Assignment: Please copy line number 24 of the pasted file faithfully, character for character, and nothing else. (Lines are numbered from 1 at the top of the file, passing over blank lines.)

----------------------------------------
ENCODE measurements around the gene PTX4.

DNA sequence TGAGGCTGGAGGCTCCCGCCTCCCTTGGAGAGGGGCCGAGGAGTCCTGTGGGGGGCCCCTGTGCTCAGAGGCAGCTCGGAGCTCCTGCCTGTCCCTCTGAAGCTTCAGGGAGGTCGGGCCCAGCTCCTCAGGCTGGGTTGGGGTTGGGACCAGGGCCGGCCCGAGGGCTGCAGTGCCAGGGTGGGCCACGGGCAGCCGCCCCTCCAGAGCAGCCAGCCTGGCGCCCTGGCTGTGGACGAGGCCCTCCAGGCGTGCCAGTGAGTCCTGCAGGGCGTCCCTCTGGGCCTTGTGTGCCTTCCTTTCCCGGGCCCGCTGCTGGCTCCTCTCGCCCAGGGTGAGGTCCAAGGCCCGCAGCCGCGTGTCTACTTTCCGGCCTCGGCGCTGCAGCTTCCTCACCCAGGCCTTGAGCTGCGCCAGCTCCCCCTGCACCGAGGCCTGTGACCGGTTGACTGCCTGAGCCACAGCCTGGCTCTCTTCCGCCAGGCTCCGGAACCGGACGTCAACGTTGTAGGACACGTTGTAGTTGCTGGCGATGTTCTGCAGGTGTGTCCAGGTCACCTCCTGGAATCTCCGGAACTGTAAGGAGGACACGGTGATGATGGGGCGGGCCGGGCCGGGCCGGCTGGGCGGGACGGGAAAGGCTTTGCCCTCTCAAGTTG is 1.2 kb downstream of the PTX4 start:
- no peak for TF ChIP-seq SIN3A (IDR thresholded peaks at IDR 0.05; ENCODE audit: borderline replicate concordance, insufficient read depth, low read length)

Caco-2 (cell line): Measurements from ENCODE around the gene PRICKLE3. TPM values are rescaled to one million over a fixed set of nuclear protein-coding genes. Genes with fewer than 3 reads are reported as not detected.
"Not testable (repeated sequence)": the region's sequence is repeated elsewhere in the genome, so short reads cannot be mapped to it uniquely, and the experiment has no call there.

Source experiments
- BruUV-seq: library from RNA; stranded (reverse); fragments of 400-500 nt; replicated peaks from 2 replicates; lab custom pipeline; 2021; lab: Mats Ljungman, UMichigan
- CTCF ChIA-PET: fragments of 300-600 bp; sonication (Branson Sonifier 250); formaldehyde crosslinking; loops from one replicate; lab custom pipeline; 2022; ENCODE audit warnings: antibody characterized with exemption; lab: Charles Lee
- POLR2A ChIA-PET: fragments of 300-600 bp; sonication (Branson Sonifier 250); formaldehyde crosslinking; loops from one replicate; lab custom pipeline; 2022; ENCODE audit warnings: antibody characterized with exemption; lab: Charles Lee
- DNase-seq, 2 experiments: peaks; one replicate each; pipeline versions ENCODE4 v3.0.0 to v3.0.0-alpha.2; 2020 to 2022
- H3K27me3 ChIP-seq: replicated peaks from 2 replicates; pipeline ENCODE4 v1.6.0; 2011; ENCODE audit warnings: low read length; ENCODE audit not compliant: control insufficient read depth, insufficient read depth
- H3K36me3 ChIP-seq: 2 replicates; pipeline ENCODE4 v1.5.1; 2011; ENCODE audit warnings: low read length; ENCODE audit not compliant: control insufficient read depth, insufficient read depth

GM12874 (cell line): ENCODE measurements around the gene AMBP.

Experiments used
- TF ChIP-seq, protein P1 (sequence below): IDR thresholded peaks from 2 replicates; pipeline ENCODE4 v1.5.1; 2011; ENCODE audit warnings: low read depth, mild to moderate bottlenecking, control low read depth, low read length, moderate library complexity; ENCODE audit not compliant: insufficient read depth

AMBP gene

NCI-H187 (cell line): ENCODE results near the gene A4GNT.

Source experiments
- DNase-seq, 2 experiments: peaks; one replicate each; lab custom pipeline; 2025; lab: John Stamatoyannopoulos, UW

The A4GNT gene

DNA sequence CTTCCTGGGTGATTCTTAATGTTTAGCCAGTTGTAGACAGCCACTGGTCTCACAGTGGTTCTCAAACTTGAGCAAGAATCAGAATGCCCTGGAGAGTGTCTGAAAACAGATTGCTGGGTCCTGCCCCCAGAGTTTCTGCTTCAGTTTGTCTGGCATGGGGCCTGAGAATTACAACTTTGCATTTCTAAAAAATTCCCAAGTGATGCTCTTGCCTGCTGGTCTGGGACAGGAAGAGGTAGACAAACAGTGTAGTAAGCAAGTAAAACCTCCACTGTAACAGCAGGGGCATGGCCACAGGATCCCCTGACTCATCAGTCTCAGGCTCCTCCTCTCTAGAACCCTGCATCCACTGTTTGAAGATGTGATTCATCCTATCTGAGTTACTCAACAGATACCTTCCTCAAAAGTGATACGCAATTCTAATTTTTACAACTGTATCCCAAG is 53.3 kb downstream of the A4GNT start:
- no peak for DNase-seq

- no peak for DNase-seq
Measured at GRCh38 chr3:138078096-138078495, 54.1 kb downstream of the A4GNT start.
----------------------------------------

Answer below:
Measured at GRCh38 chr3:138078096-138078495, 54.1 kb downstream of the A4GNT start.